Born, Never Asked.
San Francisco, CA
August 11th-13th, 18th-20th
These last few years I have been manifesting new relationships with transracial adoptees. There is something that is quite strong between my fellow adoptees and myself. This feeling of validation and solidarity.
At Pact Camp this year, I was assigned to share a room with Zoë Klien. I got to know Zoë throughout the week and learned that she is a performer traveling around the world. It was her first time at camp and my third. I was able to see how my first time experiences overlapped and aligned with hers. I wanted to learn more about her truth as a transracial adoptee.
The desire to know more and support a fellow adoptee took me to San Francisco.
“Born, Never Asked. sheds light on the complexity of international adoption through scrobatics, dance, spoken word, and visual imagery. Born in Colombia, raised in NY, choreographer Zoë Klien embarks on this personal journey in order to question the importance of bloodline and how to achieve wholeness in the face of conflicting loyalties between lands, language, families, and cultures.”
With a heart full of gratitude and love, the lights dimmed. I took a deep breath and I teleported into the aircraft where she was being relocated from one country to another. From Colombia to New York, NY . The story of her birth.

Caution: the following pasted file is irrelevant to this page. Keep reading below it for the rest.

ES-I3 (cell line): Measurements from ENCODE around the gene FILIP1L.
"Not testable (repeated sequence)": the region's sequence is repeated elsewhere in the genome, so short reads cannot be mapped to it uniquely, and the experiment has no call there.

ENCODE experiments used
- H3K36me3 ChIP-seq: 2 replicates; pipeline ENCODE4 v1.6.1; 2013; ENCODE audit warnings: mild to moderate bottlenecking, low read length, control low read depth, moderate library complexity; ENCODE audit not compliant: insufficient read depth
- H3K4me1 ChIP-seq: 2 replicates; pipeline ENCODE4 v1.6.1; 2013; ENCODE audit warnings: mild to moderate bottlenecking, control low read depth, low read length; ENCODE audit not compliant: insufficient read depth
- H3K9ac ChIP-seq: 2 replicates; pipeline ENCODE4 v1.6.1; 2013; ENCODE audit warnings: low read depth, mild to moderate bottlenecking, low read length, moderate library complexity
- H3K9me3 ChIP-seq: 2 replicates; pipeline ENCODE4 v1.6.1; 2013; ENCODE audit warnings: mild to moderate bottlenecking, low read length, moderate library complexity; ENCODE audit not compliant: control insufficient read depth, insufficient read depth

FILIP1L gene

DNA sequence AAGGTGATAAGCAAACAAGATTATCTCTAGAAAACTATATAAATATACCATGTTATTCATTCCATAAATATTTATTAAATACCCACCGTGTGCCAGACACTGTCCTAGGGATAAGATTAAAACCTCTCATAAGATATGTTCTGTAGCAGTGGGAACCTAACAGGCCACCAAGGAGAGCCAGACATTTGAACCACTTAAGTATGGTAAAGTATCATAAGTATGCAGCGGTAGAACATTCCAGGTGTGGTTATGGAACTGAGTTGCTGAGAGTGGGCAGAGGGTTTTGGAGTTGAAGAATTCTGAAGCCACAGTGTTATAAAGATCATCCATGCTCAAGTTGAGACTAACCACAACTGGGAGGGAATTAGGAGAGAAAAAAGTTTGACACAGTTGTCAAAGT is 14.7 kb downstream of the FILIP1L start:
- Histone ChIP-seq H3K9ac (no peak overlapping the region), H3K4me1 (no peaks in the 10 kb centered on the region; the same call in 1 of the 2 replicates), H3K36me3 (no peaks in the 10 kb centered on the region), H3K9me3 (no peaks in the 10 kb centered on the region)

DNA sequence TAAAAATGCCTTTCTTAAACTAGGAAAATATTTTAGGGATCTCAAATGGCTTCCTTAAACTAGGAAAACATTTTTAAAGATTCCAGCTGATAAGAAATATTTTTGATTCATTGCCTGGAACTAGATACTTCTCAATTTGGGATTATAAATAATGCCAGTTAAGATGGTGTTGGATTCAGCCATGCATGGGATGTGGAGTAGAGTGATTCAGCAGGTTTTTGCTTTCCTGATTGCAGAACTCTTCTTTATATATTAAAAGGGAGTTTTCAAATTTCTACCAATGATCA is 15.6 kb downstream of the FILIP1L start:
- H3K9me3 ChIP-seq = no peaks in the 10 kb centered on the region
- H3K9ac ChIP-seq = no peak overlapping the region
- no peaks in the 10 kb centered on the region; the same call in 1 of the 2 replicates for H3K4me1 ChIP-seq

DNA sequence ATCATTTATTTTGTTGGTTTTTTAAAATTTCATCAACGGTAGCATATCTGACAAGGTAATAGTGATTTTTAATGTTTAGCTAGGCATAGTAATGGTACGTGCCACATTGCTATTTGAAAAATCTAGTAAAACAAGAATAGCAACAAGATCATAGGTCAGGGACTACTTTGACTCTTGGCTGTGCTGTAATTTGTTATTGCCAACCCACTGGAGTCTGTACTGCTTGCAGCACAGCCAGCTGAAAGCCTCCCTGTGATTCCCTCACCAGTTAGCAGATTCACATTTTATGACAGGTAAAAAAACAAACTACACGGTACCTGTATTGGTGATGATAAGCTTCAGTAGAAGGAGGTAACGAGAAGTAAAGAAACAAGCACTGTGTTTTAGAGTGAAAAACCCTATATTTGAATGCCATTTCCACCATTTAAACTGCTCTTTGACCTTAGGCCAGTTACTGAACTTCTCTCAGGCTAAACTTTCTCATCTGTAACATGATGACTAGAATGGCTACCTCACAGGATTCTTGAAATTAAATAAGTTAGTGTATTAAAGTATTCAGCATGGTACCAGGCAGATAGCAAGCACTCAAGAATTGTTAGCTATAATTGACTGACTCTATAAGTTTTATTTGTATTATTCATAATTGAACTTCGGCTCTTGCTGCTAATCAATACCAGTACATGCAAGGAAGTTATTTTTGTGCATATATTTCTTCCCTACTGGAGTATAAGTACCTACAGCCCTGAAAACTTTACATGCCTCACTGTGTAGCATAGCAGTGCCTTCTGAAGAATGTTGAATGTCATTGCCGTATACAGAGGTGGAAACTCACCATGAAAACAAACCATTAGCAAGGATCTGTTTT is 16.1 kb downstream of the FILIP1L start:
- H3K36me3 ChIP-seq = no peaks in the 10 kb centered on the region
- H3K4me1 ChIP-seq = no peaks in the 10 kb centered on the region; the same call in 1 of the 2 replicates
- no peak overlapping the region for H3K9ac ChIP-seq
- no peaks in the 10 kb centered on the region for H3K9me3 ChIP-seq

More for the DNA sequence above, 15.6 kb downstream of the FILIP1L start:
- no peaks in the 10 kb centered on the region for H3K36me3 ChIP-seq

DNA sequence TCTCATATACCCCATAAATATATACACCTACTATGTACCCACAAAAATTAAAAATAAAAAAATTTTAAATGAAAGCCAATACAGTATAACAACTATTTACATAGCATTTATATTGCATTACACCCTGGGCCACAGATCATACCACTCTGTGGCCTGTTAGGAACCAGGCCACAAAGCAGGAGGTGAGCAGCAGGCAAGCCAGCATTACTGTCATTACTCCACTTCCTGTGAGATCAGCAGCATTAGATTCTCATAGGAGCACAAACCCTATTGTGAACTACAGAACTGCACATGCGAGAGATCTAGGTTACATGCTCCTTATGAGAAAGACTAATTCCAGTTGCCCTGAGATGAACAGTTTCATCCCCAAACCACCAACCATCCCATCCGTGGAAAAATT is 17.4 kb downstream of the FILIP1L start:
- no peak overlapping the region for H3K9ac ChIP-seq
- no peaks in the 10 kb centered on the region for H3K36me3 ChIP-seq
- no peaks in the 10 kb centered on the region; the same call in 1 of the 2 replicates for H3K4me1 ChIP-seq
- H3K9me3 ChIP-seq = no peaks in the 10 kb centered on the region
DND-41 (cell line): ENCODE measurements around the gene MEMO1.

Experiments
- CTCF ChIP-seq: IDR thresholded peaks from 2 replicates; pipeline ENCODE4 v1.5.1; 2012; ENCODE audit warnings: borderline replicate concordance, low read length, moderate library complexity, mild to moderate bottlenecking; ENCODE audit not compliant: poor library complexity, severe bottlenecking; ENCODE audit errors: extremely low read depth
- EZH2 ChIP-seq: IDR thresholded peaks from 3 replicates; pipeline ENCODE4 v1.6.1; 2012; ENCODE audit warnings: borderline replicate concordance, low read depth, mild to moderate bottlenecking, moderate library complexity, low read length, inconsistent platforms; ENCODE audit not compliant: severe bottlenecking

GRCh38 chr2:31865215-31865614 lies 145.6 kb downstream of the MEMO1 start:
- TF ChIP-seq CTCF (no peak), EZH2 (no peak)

Her limbs and toes stretched as if her mother was feeling her foot push through her belly. Her mother prepared for birth. Moments before the plane landed.
I saw her body suspended and stretched far in the air. She and the other performers told the story of detachment, attachment, loss, trust, all that is so common with other adoptees.
A deep tone of red covers the stage allowing the audience to interpret their feelings, without knowing that their shared interpretations are very quite similar.
Her words resonated and caused vibration throughout my body once I heard her soft voice. If I remember correctly, she spoke, “World traveler at 30 days old,” and “who is saving who?”
With very few words verbalized, I understood her story. As shared during the Talk Back, Zoë noticed that there are not too many, if any performers sharing their story with only a few words spoken. That was the space she wanted to create and fill.
The awareness of this space parallels Nancy Verrier book, “Primal Wound.” She confirmed my feelings and experiences around the severed bond and relationship between my mother and I after 40+ weeks in utero.
Once again, these experiences are aligned for me and I recognized the Universe was present with me. Or I with she.
As an artist, Zoë uses multiple media to share her life. Not only does she dance, choreograph, run the show, but she also writes, paints, photographs, and digs deep to her truth. Her soul was celebrated with paintings and photos of her journey back to Colombia.
Zoë is an artist to follow. She is story teller to follow. The one thing that I can truly appreciate is that her show will change as she changes. She will reflect the stages of her relationships, growth, awareness, and mourning. The stages of adoption. I am honored to witness a visual performance that mimics my truth.
Attend, support, and follow the art work and story telling of Zoë Klien